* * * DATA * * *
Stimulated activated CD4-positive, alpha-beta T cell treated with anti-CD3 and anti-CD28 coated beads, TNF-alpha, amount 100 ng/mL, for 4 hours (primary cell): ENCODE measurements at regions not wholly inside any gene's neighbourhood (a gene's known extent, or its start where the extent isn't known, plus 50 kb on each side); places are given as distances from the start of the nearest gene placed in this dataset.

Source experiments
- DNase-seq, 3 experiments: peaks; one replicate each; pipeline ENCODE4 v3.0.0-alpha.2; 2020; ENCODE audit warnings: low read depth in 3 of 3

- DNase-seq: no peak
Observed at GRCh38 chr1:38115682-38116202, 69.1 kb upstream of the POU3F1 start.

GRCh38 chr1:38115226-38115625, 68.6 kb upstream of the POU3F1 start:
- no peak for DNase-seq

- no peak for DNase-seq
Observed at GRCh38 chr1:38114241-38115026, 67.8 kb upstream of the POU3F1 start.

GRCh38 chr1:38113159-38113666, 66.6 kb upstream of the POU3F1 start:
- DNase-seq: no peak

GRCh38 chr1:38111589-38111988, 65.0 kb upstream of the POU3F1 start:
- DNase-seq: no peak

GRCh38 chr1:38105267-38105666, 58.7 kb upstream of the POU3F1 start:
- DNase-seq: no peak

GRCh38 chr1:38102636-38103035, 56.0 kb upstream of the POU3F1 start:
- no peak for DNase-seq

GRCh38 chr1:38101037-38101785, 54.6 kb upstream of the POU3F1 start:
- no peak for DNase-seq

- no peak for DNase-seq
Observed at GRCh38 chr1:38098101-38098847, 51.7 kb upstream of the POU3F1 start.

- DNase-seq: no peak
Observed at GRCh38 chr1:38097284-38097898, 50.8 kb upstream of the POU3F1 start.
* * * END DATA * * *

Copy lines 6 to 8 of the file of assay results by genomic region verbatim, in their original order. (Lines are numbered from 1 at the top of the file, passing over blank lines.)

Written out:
GRCh38 chr1:38115226-38115625, 68.6 kb upstream of the POU3F1 start:
- no peak for DNase-seq

- no peak for DNase-seq